Northfield Hospital + Clinics will close its Long Term Care Center at Northfield Hospital this fall, due to financial challenges and lack of available staff.
This does not impact other operations of Northfield Hospital and NH+C’s medical services.
NH+C will work with each resident and their support person of choice to select an alternative placement that meets their individual needs and choices. NH+C will provide assistance in the relocation process, and there will be no cost to residents or families.
NH+C will work with affected staff to explore other job options within NH+C with another local employer. We will provide resources to help LTCC staff during this transition.
The decision by NH+C’s Administration and Board comes as NH+C – like hospitals across the state – faces significant challenges. NH+C lost several million dollars in 2022 as expenses significantly outpaced revenue from services. In the Long Term Care Center alone, it costs significantly more to provide care than payments for the service cover.
“This is a painful decision, but it’s the best decision under difficult circumstances, to keep NH+C strong enough to serve our communities well,” says NH+C President & CEO Steve Underdahl. “An organization can’t sustain ongoing heavy losses and continue to operate effectively.”
The decision is part of an overall review of services at NH+C to ensure the organization can serve the community for generations to come. NH+C’s Administration and Board consider several criteria as they analyze service lines: finances, mission, and commitment to serving local communities. They also consider whether a service is available from other providers in the region.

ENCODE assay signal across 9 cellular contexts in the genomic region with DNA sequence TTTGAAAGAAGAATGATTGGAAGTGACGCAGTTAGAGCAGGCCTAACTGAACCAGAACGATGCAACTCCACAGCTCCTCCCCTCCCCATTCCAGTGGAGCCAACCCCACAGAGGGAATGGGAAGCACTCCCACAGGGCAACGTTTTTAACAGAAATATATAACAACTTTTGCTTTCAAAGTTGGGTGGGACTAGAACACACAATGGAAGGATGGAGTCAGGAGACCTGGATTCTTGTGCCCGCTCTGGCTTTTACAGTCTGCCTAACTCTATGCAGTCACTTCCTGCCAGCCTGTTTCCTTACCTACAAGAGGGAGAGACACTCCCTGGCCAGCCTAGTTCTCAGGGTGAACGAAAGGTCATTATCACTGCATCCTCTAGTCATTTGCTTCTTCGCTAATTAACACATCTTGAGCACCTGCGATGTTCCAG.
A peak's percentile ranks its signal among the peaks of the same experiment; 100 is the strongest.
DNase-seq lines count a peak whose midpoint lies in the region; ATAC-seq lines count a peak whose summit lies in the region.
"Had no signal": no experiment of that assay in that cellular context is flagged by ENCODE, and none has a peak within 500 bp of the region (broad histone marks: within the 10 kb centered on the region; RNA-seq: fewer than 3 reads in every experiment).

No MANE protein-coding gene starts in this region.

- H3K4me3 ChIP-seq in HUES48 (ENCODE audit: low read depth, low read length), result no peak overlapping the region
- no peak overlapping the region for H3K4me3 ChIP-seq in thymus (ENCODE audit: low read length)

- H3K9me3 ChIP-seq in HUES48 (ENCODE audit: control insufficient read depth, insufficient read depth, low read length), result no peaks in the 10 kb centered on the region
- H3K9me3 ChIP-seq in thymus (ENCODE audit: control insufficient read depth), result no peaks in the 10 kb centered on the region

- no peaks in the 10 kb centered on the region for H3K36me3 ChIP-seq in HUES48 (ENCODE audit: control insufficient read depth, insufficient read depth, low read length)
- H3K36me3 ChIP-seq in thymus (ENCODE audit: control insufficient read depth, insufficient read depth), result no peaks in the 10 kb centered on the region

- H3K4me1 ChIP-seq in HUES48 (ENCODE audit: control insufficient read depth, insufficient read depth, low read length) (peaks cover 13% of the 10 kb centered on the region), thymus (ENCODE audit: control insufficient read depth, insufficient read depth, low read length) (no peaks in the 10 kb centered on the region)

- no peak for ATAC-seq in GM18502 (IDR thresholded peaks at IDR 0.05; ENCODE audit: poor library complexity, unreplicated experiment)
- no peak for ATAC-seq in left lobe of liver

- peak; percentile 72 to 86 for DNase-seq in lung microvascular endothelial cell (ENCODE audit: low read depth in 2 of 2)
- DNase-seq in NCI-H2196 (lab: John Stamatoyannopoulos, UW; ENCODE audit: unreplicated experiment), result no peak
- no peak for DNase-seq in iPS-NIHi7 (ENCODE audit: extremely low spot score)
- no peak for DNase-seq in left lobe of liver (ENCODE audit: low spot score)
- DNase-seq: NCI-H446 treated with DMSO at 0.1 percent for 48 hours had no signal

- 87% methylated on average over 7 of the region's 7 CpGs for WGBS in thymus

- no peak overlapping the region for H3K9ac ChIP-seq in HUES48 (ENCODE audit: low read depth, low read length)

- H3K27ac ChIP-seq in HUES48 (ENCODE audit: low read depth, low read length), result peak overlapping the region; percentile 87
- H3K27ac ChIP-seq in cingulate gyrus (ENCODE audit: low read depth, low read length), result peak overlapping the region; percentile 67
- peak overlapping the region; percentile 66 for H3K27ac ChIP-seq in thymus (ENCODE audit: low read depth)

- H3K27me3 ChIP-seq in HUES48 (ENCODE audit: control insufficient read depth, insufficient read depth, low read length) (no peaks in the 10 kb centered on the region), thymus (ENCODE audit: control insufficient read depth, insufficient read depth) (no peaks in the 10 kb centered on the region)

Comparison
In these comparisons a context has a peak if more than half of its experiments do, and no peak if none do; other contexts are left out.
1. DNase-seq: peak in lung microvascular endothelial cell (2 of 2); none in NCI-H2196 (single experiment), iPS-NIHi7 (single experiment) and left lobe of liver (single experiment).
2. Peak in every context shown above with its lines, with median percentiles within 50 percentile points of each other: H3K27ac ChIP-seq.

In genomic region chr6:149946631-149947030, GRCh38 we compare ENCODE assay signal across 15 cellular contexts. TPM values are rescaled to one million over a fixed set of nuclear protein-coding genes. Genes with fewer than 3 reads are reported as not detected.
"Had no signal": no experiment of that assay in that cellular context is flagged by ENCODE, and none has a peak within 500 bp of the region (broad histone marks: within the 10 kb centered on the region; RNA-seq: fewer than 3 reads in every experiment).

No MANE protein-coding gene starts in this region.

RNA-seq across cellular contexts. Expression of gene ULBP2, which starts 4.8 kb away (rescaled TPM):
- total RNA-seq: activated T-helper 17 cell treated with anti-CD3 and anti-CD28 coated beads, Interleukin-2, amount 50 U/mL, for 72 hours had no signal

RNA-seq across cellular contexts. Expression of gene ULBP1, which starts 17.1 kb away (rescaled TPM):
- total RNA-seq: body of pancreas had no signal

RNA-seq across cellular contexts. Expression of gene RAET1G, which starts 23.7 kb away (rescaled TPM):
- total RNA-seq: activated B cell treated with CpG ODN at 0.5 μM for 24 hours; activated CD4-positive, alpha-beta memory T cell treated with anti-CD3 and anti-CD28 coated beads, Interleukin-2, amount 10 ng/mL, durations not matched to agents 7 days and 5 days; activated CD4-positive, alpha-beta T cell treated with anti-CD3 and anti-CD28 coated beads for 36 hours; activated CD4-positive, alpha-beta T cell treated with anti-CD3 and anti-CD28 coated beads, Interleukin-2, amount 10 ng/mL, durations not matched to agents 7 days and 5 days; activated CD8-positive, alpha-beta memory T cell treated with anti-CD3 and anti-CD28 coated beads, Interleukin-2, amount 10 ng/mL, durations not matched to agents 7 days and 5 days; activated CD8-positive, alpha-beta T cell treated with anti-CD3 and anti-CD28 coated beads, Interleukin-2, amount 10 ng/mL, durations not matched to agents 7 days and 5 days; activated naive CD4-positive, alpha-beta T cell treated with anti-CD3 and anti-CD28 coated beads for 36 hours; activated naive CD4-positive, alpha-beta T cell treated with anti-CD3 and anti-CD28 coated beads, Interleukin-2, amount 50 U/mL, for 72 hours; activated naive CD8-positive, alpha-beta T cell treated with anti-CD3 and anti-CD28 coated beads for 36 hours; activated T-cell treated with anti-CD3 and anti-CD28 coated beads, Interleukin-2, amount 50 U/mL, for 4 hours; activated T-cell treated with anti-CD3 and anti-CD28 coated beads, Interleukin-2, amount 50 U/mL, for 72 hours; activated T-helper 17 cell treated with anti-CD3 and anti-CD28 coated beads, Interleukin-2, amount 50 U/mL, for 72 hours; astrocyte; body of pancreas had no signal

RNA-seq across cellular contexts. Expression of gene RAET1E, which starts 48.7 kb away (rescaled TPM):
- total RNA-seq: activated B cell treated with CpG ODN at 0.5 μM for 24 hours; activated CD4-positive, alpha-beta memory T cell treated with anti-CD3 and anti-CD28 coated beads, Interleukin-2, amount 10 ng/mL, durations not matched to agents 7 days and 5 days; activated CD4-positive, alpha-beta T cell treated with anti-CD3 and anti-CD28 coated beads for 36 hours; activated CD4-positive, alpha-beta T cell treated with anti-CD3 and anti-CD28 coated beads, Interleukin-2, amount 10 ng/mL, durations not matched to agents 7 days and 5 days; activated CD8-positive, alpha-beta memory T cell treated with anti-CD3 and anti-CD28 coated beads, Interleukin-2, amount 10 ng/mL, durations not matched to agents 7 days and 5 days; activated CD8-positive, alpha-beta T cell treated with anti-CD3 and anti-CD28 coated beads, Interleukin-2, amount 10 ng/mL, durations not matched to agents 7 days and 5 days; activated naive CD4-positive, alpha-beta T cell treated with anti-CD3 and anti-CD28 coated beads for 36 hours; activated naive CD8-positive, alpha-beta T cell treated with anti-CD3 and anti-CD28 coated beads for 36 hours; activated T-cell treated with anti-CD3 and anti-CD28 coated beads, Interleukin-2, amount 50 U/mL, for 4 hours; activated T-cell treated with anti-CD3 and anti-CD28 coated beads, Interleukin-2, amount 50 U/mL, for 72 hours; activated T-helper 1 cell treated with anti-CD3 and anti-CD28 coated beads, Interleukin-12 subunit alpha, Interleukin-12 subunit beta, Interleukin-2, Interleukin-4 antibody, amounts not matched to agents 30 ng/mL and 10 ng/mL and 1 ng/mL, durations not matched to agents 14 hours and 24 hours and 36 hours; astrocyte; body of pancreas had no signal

Healthcare organizations across the U.S. are under serious pressure from four converging trends: worker shortages; increased costs; flat payments; imbalance of government and private payors. Similar actions are occurring across the state and around the country.
NH+C is following rules set by Minnesota law to manage the closure. The process is expected to be complete by October 5. NH+C is working with the state’s Department of Human Services (DHS) and Minnesota Department of Health (MDH) to ensure compliance with state law. DHS regulates the management of skilled nursing facilities in Minnesota, with specific requirements and timelines that must be met when closing a facility.
“We will make this transition as comfortable as possible for residents and families,” Underdahl says. “We’re proud of the excellent care our dedicated Long Term Care staff has provided, especially during the very challenging years of pandemic. We will do our best to support our colleagues as they face this transition, too.”
The Long Term Care Center is a 40-bed unit at Northfield Hospital. It opened in 1963 as the H.O. Dilley Skilled Nursing Facility in the hospital then-located on Second Street (now Way Park). It was originally built with a $250,000 bequest from Minnie Dilley. The center has received five-star ratings over the years from Centers for Medicare and Medicaid (CMS), based on health inspections, staffing, and quality of resident care.
NH+C is city-owned, but it is not city-funded. All NH+C funds come from the services NH+C provides. No city funds have ever been used to build or run the Long Term Care Center.
NH+C’s 2022 net revenue was $119.7 million. Net expenses were $128.8 million.
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